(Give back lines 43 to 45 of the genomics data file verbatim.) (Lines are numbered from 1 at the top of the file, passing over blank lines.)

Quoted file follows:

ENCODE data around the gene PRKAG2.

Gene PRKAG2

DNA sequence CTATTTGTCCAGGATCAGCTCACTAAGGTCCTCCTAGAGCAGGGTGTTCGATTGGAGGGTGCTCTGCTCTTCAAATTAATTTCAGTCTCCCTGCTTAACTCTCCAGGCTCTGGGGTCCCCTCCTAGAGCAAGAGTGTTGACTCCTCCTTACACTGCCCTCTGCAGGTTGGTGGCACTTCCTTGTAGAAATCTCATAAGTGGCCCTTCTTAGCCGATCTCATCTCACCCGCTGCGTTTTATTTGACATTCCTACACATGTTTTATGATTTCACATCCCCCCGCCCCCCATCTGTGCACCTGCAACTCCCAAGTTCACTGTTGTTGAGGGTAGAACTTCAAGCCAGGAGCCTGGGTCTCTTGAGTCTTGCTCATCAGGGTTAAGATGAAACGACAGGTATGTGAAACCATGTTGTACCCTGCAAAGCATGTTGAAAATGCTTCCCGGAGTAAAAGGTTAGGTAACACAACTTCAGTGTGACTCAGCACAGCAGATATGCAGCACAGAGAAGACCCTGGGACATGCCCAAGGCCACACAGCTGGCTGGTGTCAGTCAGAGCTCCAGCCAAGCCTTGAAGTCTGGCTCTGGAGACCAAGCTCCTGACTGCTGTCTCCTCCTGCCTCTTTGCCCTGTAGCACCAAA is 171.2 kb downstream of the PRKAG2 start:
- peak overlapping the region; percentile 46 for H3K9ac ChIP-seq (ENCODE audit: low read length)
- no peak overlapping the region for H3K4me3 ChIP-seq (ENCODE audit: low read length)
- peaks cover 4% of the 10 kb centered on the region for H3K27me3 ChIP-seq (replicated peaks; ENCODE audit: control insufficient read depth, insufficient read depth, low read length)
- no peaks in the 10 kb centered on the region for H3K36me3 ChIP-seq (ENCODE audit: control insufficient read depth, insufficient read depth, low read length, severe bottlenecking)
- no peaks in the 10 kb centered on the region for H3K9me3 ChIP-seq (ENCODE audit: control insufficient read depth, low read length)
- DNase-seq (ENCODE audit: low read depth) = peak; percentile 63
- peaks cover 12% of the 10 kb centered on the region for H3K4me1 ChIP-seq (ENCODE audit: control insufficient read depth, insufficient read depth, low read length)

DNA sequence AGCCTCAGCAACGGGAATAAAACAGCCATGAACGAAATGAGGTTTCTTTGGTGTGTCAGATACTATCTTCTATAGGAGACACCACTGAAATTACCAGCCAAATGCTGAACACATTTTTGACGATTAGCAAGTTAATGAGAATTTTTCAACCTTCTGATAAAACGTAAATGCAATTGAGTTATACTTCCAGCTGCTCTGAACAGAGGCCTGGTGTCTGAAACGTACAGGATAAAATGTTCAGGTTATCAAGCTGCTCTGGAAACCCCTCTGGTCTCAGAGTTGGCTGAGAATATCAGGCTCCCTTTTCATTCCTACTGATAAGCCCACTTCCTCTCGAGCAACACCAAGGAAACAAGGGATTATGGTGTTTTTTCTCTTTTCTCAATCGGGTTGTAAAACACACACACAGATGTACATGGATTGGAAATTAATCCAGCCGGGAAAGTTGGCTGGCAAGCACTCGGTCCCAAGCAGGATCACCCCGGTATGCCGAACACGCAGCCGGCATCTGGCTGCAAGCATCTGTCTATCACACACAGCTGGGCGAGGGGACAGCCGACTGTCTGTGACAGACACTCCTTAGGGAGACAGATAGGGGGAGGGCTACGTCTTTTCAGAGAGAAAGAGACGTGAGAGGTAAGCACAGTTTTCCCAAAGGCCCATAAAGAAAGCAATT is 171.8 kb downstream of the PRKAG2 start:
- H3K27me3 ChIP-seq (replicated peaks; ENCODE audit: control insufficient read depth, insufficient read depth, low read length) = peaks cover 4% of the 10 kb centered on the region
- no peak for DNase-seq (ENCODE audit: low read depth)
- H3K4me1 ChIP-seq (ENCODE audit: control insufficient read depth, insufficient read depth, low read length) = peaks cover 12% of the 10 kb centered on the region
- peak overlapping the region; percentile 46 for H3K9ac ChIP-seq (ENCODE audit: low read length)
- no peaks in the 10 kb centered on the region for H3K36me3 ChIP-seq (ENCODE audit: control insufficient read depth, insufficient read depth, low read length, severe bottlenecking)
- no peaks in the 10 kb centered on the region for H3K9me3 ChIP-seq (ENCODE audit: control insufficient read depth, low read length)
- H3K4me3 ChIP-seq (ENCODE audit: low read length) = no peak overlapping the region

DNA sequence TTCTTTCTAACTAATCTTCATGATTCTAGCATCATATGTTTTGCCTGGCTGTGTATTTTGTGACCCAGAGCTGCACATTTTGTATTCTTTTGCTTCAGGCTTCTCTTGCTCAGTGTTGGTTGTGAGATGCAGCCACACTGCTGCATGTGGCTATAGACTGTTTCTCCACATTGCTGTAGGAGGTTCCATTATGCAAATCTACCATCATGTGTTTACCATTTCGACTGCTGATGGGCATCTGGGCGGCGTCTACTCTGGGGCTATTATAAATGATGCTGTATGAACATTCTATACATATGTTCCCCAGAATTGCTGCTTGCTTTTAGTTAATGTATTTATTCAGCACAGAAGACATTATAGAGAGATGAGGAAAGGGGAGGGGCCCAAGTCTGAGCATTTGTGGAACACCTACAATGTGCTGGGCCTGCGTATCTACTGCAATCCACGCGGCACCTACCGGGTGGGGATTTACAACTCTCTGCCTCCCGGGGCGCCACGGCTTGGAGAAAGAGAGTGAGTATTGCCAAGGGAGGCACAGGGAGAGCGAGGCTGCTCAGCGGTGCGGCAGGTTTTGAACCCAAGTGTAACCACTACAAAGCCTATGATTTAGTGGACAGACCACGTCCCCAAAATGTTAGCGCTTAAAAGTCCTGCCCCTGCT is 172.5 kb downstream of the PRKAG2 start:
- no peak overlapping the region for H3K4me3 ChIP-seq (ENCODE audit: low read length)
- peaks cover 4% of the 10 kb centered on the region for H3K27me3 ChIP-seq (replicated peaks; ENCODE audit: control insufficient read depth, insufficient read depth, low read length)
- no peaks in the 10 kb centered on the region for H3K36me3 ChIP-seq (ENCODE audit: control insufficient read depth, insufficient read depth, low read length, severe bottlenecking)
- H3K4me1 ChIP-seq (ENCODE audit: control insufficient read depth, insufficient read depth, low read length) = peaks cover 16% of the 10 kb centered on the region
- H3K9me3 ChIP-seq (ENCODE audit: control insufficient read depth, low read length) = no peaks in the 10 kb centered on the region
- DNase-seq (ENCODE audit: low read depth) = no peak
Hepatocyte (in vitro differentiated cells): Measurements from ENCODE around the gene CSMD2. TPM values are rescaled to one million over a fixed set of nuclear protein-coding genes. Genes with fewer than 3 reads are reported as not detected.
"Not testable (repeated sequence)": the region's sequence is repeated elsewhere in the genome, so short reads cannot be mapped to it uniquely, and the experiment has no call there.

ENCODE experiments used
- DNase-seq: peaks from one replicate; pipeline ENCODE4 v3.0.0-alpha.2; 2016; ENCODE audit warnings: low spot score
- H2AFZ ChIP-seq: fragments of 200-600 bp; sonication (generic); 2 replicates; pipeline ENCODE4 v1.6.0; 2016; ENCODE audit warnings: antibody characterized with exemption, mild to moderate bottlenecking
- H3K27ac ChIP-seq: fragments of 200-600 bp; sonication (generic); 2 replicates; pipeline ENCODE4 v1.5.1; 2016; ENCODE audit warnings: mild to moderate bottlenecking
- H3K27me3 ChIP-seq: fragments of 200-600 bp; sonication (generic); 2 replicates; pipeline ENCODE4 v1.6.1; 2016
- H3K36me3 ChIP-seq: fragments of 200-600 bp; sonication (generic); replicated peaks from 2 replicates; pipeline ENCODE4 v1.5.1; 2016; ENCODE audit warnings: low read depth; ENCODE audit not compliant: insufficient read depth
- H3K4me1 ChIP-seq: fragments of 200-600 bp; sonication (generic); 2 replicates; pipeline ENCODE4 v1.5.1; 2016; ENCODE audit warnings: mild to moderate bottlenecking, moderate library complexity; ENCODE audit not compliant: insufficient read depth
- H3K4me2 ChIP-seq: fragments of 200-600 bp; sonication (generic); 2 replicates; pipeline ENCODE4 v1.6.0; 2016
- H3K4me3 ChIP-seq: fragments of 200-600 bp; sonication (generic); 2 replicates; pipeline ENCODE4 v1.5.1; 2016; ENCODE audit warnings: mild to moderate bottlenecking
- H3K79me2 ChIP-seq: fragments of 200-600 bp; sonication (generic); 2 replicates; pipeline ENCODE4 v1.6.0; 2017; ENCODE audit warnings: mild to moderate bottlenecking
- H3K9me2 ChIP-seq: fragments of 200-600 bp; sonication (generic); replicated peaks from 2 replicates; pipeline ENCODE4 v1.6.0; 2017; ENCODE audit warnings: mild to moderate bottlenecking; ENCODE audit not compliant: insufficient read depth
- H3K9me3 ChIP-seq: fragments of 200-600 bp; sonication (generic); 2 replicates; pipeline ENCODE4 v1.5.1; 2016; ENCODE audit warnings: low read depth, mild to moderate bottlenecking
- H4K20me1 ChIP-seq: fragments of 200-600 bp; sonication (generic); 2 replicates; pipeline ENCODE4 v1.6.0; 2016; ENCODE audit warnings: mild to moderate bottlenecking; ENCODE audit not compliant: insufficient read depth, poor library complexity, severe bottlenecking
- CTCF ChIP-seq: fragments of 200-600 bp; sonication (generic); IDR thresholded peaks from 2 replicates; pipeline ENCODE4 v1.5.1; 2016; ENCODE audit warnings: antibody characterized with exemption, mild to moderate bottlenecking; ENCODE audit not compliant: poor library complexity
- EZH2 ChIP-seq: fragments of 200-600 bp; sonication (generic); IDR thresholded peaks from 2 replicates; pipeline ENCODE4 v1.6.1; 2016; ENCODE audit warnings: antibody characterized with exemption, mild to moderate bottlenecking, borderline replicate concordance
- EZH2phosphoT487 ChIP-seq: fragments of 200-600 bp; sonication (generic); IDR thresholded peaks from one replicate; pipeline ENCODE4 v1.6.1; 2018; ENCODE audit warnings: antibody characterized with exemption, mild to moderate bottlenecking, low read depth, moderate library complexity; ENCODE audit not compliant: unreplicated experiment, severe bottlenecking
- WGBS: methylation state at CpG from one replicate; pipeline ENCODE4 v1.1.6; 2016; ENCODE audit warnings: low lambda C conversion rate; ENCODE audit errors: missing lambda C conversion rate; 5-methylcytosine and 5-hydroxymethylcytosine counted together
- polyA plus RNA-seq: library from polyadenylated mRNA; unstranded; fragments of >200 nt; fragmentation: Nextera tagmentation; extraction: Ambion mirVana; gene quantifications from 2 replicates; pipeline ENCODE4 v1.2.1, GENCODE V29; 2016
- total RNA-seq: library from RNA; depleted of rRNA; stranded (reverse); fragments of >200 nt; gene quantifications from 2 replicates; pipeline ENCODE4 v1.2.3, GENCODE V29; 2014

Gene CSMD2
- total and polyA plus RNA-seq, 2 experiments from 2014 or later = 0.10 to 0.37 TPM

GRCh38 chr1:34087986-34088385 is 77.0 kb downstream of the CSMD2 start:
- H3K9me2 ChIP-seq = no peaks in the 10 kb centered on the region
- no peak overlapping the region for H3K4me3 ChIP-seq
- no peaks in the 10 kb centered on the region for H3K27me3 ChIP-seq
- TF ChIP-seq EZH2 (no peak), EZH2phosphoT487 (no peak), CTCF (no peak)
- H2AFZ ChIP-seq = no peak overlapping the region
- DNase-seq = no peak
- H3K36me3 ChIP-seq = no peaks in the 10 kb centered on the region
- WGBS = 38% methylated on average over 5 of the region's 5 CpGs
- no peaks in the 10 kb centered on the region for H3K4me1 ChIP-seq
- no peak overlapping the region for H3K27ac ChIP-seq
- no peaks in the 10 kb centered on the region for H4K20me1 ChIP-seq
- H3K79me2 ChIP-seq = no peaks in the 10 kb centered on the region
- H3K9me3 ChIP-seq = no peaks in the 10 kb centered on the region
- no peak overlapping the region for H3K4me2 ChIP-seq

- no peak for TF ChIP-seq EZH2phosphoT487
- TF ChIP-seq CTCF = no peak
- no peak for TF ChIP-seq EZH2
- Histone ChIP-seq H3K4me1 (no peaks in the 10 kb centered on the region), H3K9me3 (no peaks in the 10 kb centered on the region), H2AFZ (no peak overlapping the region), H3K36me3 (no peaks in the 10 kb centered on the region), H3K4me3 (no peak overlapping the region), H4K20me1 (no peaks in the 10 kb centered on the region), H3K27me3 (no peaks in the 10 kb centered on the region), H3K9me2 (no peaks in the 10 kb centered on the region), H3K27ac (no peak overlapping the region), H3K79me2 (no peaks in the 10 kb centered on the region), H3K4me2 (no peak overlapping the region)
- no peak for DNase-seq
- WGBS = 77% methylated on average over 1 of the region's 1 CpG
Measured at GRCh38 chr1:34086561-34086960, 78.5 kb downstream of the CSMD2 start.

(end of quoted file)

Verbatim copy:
- EZH2phosphoT487 ChIP-seq: fragments of 200-600 bp; sonication (generic); IDR thresholded peaks from one replicate; pipeline ENCODE4 v1.6.1; 2018; ENCODE audit warnings: antibody characterized with exemption, mild to moderate bottlenecking, low read depth, moderate library complexity; ENCODE audit not compliant: unreplicated experiment, severe bottlenecking
- WGBS: methylation state at CpG from one replicate; pipeline ENCODE4 v1.1.6; 2016; ENCODE audit warnings: low lambda C conversion rate; ENCODE audit errors: missing lambda C conversion rate; 5-methylcytosine and 5-hydroxymethylcytosine counted together
- polyA plus RNA-seq: library from polyadenylated mRNA; unstranded; fragments of >200 nt; fragmentation: Nextera tagmentation; extraction: Ambion mirVana; gene quantifications from 2 replicates; pipeline ENCODE4 v1.2.1, GENCODE V29; 2016